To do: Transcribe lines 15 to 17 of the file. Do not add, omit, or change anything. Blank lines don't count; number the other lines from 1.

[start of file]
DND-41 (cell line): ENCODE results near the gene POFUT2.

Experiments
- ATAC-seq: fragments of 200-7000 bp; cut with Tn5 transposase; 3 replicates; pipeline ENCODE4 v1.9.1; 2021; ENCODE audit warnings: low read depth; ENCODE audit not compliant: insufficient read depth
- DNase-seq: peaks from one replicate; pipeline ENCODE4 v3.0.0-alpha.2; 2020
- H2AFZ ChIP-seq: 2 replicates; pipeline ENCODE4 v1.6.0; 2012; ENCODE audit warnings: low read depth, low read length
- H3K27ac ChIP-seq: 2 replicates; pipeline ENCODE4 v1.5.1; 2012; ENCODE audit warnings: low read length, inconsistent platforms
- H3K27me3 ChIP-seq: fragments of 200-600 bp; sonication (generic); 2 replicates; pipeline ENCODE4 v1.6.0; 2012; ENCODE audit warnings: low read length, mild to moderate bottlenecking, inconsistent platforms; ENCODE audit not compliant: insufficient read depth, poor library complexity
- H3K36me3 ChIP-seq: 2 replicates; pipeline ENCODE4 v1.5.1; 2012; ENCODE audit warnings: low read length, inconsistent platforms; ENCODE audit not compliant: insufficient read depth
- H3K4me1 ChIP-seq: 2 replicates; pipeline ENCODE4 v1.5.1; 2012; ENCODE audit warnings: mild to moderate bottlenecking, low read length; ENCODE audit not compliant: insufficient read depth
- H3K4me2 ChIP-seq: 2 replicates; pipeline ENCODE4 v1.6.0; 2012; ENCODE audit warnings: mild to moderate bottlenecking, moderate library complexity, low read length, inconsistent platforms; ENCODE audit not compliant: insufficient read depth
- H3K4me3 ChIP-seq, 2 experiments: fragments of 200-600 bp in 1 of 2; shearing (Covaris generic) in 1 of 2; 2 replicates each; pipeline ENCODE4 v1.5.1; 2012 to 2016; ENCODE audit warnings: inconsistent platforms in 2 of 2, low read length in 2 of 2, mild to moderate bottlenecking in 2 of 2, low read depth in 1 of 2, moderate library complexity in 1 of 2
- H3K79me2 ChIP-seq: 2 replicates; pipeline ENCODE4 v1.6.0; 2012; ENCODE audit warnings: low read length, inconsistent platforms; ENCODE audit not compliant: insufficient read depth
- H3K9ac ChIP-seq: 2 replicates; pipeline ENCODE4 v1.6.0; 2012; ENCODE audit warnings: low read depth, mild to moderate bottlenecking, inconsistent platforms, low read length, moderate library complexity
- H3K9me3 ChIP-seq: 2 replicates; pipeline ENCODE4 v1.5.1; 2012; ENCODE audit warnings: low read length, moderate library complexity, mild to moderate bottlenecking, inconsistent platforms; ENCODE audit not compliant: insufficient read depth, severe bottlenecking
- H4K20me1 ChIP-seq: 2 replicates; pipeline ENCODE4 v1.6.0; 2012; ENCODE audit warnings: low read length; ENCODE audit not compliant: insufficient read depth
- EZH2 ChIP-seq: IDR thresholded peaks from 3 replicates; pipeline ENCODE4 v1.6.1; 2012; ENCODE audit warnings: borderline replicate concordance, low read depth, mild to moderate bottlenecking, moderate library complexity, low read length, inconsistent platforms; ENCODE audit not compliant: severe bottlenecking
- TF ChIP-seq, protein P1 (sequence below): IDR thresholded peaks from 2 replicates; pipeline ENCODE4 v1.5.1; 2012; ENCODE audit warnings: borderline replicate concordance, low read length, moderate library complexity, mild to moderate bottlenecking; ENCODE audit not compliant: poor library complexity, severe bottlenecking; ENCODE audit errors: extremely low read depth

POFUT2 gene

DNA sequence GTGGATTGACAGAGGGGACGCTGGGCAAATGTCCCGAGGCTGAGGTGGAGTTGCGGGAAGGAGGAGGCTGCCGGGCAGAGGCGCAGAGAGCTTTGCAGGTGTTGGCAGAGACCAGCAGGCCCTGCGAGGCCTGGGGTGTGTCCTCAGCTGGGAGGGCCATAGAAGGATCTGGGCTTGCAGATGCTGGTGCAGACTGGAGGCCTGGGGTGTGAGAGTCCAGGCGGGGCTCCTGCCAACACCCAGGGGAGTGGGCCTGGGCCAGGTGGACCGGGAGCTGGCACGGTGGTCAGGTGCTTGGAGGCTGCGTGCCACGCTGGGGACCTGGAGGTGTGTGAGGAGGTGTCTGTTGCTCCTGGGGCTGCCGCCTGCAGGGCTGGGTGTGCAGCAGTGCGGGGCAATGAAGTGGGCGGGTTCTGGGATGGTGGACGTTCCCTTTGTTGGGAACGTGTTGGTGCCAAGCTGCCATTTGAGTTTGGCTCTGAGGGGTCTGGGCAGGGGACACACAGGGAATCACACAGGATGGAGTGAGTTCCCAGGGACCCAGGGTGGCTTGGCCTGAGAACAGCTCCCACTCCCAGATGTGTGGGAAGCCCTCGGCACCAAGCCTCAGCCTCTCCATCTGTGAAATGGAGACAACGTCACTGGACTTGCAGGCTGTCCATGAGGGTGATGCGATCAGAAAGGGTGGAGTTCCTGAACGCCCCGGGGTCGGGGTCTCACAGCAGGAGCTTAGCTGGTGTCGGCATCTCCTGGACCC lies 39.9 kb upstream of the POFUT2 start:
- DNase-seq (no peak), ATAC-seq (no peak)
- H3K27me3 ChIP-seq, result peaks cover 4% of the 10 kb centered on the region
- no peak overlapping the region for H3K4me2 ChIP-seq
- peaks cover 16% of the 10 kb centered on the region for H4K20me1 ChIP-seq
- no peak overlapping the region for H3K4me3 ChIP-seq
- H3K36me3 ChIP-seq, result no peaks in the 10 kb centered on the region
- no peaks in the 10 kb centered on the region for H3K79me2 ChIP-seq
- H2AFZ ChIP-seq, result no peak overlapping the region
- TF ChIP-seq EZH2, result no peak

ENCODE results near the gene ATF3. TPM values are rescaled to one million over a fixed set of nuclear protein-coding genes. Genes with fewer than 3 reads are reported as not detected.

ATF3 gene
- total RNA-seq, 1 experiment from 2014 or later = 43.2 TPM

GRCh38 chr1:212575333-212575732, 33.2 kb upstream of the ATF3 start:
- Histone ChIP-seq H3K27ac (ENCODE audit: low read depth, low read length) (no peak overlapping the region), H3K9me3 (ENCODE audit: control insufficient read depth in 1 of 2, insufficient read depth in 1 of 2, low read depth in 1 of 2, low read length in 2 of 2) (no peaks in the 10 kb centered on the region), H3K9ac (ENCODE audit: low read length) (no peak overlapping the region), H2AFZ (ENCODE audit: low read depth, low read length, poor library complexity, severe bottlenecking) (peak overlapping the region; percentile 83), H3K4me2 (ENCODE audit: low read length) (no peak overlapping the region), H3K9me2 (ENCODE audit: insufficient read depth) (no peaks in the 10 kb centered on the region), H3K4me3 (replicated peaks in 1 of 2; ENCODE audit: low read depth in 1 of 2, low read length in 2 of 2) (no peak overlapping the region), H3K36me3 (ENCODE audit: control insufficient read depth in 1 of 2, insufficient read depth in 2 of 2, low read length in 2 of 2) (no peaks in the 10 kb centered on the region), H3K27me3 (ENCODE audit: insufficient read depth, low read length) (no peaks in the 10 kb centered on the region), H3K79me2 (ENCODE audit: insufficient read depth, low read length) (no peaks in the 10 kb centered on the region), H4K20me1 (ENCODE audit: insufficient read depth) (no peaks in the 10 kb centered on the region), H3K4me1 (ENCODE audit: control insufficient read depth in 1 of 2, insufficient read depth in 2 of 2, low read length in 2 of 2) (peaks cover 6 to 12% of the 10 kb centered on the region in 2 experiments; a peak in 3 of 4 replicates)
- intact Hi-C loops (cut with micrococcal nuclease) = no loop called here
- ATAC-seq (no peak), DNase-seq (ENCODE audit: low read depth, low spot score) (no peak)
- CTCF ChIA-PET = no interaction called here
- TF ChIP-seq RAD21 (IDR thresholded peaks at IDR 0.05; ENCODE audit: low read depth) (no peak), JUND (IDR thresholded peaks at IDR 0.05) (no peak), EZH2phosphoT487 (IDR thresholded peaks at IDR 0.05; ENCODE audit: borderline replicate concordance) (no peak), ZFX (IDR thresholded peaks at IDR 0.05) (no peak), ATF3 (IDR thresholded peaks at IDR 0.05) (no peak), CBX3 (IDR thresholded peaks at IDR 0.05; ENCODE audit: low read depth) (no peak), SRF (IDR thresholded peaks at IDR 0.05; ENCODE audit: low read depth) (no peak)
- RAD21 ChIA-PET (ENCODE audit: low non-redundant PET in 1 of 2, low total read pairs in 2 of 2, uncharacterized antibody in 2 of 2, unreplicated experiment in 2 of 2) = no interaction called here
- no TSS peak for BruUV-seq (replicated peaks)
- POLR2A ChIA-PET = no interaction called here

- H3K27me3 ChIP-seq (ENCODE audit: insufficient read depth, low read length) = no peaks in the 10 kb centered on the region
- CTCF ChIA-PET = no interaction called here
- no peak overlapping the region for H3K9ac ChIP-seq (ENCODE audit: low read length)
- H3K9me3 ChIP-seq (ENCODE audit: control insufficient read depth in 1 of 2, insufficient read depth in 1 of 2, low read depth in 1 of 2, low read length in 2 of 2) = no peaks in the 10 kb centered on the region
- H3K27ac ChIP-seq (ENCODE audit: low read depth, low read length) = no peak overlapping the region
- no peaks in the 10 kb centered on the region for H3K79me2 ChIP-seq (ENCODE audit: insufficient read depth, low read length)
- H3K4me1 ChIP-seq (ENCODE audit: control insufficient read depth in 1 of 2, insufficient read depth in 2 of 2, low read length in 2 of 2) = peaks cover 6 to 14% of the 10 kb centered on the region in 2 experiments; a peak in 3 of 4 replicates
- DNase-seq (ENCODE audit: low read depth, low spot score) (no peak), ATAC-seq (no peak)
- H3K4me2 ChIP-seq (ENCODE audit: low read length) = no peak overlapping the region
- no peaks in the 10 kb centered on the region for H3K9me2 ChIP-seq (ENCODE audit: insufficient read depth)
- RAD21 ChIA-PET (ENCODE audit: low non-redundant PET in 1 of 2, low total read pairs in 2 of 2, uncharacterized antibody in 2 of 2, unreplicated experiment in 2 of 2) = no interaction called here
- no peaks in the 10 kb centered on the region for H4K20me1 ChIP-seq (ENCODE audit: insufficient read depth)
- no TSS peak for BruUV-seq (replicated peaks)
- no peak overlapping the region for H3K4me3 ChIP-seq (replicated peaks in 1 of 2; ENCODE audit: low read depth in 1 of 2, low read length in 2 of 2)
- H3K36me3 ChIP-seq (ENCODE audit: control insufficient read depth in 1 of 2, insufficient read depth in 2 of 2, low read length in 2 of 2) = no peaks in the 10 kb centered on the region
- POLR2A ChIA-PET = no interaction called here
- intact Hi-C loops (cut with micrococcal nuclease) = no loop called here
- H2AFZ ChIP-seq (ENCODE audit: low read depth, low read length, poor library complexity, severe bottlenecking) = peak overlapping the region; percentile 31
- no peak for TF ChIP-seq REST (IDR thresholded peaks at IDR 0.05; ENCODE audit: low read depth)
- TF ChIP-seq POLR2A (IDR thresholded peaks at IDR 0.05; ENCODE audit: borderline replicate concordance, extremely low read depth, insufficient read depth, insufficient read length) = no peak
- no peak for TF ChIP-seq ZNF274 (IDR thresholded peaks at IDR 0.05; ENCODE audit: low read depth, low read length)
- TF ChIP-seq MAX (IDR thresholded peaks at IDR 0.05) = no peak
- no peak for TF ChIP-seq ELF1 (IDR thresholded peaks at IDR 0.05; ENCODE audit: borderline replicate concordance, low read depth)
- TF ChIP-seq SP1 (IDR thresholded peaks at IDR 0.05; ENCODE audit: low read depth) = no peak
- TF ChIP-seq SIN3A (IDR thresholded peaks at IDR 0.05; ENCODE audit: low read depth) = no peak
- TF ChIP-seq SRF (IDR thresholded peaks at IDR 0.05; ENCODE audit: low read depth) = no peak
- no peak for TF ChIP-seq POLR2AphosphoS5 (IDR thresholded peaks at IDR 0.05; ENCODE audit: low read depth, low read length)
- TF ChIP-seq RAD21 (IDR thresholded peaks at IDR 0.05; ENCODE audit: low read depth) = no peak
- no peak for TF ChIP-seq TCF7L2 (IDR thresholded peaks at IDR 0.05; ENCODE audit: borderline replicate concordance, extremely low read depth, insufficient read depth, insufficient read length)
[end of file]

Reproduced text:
- H4K20me1 ChIP-seq: 2 replicates; pipeline ENCODE4 v1.6.0; 2012; ENCODE audit warnings: low read length; ENCODE audit not compliant: insufficient read depth
- EZH2 ChIP-seq: IDR thresholded peaks from 3 replicates; pipeline ENCODE4 v1.6.1; 2012; ENCODE audit warnings: borderline replicate concordance, low read depth, mild to moderate bottlenecking, moderate library complexity, low read length, inconsistent platforms; ENCODE audit not compliant: severe bottlenecking
- TF ChIP-seq, protein P1 (sequence below): IDR thresholded peaks from 2 replicates; pipeline ENCODE4 v1.5.1; 2012; ENCODE audit warnings: borderline replicate concordance, low read length, moderate library complexity, mild to moderate bottlenecking; ENCODE audit not compliant: poor library complexity, severe bottlenecking; ENCODE audit errors: extremely low read depth